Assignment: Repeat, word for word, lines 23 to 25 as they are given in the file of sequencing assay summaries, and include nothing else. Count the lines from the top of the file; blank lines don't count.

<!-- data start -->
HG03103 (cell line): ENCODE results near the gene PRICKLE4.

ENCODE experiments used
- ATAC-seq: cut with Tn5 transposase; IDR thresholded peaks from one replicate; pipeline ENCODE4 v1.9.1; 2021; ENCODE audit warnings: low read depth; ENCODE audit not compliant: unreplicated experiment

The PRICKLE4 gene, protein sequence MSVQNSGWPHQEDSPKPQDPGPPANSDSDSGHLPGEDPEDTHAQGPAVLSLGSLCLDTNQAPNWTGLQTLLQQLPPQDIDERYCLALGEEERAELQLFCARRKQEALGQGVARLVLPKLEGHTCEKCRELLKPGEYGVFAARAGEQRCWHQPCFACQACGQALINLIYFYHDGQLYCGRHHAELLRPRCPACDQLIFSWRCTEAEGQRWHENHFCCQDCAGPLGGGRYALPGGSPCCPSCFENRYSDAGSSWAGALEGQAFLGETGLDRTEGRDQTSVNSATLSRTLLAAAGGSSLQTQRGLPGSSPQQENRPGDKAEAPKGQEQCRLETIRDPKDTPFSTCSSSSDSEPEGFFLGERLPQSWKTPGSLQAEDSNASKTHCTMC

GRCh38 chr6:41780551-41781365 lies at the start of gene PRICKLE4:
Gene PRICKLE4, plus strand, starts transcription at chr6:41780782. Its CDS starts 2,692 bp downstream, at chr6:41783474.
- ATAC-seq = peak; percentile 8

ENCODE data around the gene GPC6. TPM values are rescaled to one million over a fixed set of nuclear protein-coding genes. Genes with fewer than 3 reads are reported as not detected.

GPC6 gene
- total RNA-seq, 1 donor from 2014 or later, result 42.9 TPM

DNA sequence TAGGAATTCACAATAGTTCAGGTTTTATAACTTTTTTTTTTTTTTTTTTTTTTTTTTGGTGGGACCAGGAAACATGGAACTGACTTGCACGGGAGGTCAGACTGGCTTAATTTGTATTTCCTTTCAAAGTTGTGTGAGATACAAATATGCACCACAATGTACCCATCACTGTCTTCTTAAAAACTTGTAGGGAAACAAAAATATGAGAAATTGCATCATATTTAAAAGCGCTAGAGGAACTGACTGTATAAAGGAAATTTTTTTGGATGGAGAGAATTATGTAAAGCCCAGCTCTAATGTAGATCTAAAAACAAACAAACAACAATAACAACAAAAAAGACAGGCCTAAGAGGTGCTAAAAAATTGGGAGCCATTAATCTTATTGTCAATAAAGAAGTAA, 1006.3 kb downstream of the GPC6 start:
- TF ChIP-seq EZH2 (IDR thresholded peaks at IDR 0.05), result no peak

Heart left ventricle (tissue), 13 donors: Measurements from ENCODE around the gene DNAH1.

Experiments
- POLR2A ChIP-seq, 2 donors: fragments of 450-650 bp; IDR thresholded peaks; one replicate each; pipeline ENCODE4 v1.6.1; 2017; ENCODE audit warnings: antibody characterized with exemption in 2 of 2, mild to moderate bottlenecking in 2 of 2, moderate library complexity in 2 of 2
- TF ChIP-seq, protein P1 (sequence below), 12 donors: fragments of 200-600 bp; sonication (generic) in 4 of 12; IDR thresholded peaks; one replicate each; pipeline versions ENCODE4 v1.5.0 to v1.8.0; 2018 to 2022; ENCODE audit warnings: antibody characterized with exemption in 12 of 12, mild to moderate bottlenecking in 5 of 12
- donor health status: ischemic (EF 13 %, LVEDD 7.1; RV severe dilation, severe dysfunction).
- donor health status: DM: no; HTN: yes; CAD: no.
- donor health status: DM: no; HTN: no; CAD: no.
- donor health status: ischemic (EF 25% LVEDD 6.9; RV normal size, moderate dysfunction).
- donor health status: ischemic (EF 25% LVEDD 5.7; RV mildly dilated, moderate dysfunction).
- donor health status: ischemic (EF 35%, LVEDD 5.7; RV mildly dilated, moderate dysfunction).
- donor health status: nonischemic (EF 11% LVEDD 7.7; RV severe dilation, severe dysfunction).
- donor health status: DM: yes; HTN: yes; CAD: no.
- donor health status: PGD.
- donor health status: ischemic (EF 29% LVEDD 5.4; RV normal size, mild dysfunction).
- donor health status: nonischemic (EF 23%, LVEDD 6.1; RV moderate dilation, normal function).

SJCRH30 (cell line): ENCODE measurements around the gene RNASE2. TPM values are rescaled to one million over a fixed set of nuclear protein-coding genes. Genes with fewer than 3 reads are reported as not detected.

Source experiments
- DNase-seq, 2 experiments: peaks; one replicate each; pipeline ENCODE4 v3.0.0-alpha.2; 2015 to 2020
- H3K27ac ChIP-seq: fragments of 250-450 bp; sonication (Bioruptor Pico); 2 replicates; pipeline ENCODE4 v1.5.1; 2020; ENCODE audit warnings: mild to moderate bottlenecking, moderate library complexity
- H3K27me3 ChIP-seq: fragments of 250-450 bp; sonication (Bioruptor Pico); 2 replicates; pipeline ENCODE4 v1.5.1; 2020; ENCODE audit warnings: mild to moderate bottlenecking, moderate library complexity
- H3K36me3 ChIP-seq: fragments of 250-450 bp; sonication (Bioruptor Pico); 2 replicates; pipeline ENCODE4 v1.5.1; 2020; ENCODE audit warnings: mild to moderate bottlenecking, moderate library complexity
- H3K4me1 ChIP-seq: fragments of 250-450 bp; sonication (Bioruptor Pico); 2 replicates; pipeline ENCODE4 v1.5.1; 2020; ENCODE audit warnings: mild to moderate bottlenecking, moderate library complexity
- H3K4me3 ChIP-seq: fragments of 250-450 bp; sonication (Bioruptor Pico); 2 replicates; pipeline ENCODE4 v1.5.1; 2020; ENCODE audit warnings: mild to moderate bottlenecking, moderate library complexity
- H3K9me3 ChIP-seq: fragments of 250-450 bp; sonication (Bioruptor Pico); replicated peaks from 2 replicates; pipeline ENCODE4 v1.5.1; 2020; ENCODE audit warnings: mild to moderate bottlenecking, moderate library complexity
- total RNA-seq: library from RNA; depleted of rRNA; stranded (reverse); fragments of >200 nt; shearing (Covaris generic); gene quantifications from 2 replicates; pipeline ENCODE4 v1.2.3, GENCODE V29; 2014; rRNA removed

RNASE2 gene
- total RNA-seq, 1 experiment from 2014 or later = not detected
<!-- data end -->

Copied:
- donor health status: nonischemic (EF 11% LVEDD 7.7; RV severe dilation, severe dysfunction).
- donor health status: DM: yes; HTN: yes; CAD: no.
- donor health status: PGD.